Media reports yesterday claimed that 2016 was another record hot year. However, close scrutiny of all the temperature data from the state of Victoria paints quite a different picture. When all 289 temperature series from Victoria are simply combined, the hottest years are in the early part of the record. In particular, 1914 is very evidently the hottest year on record – see blue time series in Chart 1. This finding builds on a recently published book chapter focused on south-east Australia, and is part of a larger study working towards a realistic reconstruction of Australia’s temperature history.
Yesterday the Australian Bureau of Meteorology released its Annual Climate Statement, claiming 2016 to be the fourth-warmest year on record for Australia – and also an unusually wet year. Wet years are usually much cooler years, but because the overall trend in the ACORN-SAT* time series shows significant warming, even a wet year comes out as relatively hot.
Of course there is no one place in Australia where the average temperature can be measured; so the Bureau relies on a reconstruction to determine how hot 2016 was, relative to the historical record. Their method, however, is quite subjective in terms of choice of locations to include, the method used to remodel the individual temperature series before they are combined (this is refered to as homogenisation*), and the area weighting applied – with the weighting changing on a daily and monthly basis.
Late last year, I had a book chapter, co-authored with John Abbot and published by Elsevier*, which shows historical temperature trends for south-east Australia from 1887 to 2013 based on a more transparent system – that can be easily replicated. We choose the longest continuous series, used the same series to calculate every value, and applied an area weighting based on topography and landuse – and did not remodel individual temperature series. In the chapter we conclude that temperature trends for south-east Australia are best described as showing statistically significant cooling (yes cooling) of 1.5 degree Celsius from 1887 to 1949, followed by warming of nearly 2 degrees Celsius from 1950 to 2013. The warmest year in this reconstruction is 2007, followed very closely by 1914.
A colleague at the University of Tasmania, Jaco Vlok, has compared our south-east reconstruction with a reconstruction based on all 289 temperature series for Victoria – but only from 1910. The different methodologies used to generate these reconstructions, and also the official ACORN-SAT series for Victoria, which is the series used by the Bureau to calculate the official statistics for Australia, are detailed in Table 1.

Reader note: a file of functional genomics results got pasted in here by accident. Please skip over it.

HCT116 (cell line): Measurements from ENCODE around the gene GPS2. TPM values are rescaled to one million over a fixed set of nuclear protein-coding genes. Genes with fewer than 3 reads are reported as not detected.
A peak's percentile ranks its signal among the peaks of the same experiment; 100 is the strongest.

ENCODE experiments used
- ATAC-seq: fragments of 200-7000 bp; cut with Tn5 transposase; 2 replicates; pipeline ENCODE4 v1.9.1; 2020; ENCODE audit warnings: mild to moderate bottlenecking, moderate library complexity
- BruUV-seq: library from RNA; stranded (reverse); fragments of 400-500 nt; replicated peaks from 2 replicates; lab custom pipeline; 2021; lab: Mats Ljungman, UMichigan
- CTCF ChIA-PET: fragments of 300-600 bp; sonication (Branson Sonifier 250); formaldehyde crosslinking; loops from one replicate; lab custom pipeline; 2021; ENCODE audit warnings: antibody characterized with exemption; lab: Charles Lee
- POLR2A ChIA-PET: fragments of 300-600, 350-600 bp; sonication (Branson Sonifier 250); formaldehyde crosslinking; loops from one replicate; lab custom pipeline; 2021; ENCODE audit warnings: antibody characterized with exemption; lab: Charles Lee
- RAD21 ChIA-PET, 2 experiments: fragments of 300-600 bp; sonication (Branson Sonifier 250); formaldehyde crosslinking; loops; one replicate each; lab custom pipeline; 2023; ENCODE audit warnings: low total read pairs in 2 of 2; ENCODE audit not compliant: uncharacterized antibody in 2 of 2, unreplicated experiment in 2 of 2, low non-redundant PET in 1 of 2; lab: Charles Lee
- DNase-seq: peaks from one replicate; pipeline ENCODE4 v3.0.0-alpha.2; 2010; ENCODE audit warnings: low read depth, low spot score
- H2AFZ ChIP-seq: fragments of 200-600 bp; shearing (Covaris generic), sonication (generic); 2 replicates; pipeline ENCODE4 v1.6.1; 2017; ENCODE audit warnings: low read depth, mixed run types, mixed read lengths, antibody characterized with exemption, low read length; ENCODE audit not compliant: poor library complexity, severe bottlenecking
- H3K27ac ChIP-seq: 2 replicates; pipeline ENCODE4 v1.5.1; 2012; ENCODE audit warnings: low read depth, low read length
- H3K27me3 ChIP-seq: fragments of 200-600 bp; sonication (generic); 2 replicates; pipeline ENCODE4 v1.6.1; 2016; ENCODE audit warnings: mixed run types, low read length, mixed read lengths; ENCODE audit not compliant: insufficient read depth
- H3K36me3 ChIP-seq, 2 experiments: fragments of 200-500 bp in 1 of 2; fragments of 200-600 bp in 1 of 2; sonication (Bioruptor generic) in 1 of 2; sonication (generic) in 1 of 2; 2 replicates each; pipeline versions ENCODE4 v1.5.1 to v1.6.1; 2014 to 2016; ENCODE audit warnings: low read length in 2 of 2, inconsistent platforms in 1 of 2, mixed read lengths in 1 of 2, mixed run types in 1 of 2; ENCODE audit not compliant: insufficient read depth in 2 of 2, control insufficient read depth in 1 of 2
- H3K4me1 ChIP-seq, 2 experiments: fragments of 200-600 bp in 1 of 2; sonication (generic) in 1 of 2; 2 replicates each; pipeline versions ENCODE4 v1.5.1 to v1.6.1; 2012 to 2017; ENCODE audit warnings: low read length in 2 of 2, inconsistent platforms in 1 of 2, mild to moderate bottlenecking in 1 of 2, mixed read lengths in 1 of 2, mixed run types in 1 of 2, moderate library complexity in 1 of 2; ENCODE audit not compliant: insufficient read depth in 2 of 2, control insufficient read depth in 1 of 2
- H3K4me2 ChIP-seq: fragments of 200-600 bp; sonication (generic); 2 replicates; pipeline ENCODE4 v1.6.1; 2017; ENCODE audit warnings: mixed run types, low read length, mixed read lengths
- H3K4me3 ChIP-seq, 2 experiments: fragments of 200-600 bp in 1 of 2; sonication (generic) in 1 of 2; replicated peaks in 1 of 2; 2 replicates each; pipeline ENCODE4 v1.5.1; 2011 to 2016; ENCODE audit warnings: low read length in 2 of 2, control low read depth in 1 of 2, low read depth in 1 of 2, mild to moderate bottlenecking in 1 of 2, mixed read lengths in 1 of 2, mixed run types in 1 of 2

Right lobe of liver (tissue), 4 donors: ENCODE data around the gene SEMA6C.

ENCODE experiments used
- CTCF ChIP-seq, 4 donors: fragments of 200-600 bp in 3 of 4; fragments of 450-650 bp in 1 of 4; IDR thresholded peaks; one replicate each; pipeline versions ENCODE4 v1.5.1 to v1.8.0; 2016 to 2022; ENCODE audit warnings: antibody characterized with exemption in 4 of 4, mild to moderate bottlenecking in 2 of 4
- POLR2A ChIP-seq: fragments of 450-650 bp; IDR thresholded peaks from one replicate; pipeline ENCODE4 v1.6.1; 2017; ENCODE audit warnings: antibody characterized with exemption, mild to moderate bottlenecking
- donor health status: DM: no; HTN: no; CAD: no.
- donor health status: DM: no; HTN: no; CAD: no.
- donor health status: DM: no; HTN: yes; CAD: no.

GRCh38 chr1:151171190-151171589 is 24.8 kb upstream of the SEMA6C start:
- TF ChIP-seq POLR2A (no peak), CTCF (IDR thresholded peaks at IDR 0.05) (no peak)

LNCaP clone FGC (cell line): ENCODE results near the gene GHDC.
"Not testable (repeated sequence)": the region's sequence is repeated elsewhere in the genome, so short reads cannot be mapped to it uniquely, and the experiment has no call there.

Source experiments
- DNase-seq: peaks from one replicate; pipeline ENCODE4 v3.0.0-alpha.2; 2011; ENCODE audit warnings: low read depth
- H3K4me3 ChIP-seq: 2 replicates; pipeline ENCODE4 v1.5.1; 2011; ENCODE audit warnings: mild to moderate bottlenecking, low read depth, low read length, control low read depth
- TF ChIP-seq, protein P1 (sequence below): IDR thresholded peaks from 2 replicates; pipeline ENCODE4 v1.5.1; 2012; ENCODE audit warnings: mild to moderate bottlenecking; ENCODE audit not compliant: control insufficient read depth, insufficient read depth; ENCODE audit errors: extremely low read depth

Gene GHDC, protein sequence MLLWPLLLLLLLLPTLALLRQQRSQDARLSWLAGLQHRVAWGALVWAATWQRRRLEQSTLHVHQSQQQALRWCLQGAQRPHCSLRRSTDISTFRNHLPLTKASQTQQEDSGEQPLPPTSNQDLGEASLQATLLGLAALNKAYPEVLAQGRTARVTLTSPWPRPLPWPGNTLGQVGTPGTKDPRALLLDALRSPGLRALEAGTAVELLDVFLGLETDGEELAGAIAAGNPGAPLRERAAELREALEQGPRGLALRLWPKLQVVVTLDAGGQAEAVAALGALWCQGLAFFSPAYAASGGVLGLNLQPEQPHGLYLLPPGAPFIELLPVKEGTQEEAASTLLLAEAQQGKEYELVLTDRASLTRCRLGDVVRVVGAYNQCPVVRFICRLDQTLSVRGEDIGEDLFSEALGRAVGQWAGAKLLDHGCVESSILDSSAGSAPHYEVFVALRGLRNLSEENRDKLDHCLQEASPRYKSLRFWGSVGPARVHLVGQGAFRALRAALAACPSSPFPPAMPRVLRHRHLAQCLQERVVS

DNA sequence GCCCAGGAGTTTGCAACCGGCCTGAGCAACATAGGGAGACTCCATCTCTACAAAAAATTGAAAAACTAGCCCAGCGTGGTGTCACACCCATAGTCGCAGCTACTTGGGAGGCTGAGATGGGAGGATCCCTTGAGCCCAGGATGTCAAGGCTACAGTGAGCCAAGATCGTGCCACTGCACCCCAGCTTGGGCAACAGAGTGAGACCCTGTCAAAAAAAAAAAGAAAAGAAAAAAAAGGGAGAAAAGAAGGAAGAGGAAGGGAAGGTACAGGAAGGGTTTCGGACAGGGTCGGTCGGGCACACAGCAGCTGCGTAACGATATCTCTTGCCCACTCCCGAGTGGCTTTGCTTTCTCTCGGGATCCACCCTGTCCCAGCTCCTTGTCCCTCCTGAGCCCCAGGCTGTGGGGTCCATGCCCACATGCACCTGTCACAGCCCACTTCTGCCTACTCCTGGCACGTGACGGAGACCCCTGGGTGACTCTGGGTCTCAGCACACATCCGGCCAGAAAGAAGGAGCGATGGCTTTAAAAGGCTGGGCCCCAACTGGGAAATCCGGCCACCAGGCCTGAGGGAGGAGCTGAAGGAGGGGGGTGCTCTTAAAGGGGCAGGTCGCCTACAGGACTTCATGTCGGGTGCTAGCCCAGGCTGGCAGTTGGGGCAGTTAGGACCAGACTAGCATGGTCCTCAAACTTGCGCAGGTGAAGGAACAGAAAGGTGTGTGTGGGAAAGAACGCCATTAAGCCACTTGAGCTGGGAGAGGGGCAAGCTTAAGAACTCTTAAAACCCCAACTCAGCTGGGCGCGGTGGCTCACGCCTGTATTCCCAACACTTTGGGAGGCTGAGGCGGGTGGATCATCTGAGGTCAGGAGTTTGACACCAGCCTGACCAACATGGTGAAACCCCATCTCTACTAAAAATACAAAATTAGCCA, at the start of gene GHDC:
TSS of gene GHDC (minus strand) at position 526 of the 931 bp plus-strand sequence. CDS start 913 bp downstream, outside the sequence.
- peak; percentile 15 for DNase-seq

There is a very high degree of synchrony between the reconstructions, though when all the raw data is simply combined – Vlok’s approach – the hottest years are all in the earlier part of the record: 1914 (hottest) followed by 1919, 1921, 1938, 1961 and then 2014.
Postscript: I have expanded on this analysis in an article just now published by Graham Young at OLO. Jennifer, Noosa, Monday 9th January, 2017.
* ACORN-SAT stands for Australian Climate Australian Climate Observations Reference Network – Surface Air Temperature and is a dataset developed by the Bureau based on a subset of available temperature series, almost all homogenised, and then combined with an area weighting and used to report climate variability and change. The annual climate statement for 2016, based on this ACORN-SAT dataset, is here: http://media.bom.gov.au/releases/333/2016-a-year-of-extreme-weather-events/
* Homogenisation involves changes to measured temperature values ostensibly to correct for non-climatic variables. These changes to the observational data are quite different from quality assurance. For example, the need for homogenisation most often results from a ‘statistical test’ detecting a break point, these breakpoints often occur after a period of missing data. In response all values preceding the breakpoint are often reduced by a specific amount back to 1910. The amount by which the measured observational values are reduced is determined through the application of algorithms and calculated relative to what are referred to as ‘neighbouring’ stations, which may be Urban Heat Island (UHI) effected, and/or located many hundreds of kilometers from the target location.
* Marohasy, J. & Abbot, J. 2016. Southeast Australian Maximum Temperature Trends, 1887–2013: An Evidence-Based Reappraisal. In: Evidence-Based Climate Science (Second Edition), Pages 83-99. http://dx.doi.org/10.1016/B978-0-12-804588-6.00005-7 You can read more about this series here: http://jennifermarohasy.com/2016/12/temperatures-trends-southeast-australia-1887-part/